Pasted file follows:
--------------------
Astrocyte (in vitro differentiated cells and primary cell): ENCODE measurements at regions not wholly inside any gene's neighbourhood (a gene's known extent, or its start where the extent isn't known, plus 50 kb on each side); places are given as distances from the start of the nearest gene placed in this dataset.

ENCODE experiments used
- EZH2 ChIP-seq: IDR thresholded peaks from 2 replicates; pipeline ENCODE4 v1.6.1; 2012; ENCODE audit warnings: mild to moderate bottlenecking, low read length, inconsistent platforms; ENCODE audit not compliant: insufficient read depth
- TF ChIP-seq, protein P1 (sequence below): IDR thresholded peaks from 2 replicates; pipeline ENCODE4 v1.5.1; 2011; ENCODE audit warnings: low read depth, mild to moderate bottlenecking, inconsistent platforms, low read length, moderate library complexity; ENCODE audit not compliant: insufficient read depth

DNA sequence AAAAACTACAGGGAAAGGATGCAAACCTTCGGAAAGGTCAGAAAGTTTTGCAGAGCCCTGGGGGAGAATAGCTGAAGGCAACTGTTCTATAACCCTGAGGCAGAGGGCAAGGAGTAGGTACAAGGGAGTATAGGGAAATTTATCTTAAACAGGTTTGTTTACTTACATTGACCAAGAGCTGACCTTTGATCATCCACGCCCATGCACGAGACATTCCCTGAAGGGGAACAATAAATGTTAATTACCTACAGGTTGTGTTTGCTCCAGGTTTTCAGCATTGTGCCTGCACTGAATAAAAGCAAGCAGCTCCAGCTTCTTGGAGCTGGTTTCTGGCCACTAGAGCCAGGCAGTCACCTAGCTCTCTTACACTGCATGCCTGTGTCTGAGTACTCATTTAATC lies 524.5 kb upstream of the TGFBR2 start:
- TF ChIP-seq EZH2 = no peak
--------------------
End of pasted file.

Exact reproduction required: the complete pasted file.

Astrocyte (in vitro differentiated cells and primary cell): ENCODE measurements at regions not wholly inside any gene's neighbourhood (a gene's known extent, or its start where the extent isn't known, plus 50 kb on each side); places are given as distances from the start of the nearest gene placed in this dataset.

ENCODE experiments used
- EZH2 ChIP-seq: IDR thresholded peaks from 2 replicates; pipeline ENCODE4 v1.6.1; 2012; ENCODE audit warnings: mild to moderate bottlenecking, low read length, inconsistent platforms; ENCODE audit not compliant: insufficient read depth
- TF ChIP-seq, protein P1 (sequence below): IDR thresholded peaks from 2 replicates; pipeline ENCODE4 v1.5.1; 2011; ENCODE audit warnings: low read depth, mild to moderate bottlenecking, inconsistent platforms, low read length, moderate library complexity; ENCODE audit not compliant: insufficient read depth

DNA sequence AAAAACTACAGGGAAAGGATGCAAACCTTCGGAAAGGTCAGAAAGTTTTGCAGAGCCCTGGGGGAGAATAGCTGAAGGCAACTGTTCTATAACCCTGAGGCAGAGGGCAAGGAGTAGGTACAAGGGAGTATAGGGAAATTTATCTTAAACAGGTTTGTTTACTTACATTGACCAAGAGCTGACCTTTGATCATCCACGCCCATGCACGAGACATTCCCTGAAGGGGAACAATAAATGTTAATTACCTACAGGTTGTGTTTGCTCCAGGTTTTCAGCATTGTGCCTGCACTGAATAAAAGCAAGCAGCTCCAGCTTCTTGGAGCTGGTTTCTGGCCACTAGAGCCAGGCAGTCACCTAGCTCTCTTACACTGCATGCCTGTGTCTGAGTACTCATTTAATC lies 524.5 kb upstream of the TGFBR2 start:
- TF ChIP-seq EZH2 = no peak